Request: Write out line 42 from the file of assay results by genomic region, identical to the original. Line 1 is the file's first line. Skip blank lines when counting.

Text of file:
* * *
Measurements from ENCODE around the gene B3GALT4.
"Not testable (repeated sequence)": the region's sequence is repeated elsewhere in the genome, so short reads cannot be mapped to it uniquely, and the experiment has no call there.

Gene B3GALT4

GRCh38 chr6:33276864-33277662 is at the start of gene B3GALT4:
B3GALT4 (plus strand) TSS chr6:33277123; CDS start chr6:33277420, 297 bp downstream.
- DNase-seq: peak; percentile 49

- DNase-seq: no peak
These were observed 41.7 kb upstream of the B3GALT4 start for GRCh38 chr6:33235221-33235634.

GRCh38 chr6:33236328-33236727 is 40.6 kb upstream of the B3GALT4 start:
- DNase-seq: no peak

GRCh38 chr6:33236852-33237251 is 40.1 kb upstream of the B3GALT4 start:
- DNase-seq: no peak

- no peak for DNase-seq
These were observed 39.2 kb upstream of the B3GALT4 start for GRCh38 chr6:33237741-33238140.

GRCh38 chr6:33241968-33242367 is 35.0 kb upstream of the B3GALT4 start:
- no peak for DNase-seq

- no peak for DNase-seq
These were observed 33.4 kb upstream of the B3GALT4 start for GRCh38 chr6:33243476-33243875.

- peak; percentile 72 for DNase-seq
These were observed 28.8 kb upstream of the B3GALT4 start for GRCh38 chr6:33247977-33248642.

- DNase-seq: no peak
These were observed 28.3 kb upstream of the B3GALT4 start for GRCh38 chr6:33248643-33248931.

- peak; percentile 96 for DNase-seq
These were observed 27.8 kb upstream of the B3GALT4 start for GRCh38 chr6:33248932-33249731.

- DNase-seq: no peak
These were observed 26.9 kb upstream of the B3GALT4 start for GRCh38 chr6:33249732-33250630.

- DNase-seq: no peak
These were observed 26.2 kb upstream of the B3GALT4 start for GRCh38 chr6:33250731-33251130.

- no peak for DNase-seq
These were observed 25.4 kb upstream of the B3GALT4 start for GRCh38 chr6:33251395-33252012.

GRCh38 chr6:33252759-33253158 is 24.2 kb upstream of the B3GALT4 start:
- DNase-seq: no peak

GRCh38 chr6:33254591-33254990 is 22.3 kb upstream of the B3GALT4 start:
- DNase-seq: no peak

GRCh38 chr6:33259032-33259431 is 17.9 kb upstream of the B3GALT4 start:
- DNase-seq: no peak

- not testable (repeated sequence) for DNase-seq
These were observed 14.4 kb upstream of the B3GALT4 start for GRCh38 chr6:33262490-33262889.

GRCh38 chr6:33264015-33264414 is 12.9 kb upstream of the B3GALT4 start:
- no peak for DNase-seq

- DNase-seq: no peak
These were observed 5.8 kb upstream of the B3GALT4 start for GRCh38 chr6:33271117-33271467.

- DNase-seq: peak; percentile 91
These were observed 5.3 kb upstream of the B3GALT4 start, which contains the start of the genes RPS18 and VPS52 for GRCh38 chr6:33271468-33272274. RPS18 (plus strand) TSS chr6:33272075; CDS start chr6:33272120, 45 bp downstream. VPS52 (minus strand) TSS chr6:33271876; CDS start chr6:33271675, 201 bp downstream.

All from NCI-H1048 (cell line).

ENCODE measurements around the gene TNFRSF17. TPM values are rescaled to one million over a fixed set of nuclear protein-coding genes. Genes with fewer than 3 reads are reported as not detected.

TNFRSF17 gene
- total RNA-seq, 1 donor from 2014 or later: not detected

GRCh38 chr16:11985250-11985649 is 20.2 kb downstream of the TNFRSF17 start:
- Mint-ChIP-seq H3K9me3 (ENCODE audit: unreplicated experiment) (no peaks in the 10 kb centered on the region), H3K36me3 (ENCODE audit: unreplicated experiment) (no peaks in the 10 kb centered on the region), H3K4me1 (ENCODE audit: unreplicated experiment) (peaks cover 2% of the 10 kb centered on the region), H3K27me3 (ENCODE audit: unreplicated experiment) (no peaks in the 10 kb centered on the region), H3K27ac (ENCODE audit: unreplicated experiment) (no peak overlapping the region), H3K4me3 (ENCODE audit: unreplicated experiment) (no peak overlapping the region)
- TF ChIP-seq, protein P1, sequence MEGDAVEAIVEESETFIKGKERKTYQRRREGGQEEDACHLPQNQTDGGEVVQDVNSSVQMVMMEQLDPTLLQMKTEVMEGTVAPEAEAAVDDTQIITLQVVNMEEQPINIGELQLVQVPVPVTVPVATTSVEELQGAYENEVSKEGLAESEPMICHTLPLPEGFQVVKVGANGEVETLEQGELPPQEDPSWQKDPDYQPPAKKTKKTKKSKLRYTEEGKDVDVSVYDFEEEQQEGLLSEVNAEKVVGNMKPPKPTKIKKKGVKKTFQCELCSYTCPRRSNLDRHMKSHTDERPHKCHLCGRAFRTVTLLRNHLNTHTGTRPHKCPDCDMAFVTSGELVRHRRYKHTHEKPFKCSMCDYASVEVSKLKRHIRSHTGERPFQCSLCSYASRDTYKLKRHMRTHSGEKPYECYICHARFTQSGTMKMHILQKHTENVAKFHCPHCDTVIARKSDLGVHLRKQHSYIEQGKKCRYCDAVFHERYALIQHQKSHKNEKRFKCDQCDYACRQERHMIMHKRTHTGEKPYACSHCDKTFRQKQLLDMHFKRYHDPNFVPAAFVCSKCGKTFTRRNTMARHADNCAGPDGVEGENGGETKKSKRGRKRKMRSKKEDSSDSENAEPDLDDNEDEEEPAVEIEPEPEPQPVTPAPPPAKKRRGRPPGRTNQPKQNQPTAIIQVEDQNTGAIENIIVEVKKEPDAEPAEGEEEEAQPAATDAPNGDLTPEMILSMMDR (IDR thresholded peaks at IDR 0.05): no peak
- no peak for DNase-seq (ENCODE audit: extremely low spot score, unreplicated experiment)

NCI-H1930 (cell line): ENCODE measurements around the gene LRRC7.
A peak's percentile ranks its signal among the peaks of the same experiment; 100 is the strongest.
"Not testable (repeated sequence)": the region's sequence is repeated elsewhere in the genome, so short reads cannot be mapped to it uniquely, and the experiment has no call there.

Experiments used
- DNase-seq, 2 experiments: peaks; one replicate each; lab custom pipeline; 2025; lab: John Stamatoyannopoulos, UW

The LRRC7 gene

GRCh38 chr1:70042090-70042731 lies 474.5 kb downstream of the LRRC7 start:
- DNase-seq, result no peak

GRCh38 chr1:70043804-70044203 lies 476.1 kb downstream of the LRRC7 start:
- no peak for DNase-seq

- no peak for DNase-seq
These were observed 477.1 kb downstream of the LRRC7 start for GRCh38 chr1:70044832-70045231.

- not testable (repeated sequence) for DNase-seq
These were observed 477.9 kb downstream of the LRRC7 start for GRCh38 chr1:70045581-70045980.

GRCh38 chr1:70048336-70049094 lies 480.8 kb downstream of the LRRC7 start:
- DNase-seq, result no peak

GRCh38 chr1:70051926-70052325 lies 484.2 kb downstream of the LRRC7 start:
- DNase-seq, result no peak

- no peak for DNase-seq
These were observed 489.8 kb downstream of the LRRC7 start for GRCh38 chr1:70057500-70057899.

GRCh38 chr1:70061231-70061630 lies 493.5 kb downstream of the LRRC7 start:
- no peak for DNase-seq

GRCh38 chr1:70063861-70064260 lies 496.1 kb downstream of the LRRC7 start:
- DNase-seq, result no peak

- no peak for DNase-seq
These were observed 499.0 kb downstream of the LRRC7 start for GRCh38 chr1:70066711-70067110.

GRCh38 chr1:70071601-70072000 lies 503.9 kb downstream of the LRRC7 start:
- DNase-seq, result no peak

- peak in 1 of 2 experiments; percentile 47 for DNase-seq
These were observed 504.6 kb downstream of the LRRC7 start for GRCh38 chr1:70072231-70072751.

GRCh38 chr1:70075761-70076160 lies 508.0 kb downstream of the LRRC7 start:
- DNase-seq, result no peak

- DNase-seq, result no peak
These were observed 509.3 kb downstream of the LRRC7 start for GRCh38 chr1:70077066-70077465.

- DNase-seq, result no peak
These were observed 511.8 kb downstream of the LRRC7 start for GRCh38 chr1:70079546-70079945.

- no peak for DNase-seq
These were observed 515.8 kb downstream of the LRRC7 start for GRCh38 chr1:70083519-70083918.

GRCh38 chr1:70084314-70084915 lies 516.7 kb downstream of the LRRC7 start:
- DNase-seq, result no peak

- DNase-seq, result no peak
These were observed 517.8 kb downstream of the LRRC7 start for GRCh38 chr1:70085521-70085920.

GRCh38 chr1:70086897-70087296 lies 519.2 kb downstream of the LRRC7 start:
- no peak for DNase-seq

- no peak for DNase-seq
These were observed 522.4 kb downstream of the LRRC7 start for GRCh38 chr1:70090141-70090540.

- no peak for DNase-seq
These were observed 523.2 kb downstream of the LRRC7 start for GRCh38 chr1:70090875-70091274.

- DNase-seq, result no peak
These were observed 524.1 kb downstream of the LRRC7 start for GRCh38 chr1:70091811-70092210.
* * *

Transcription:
These were observed 5.8 kb upstream of the B3GALT4 start for GRCh38 chr6:33271117-33271467.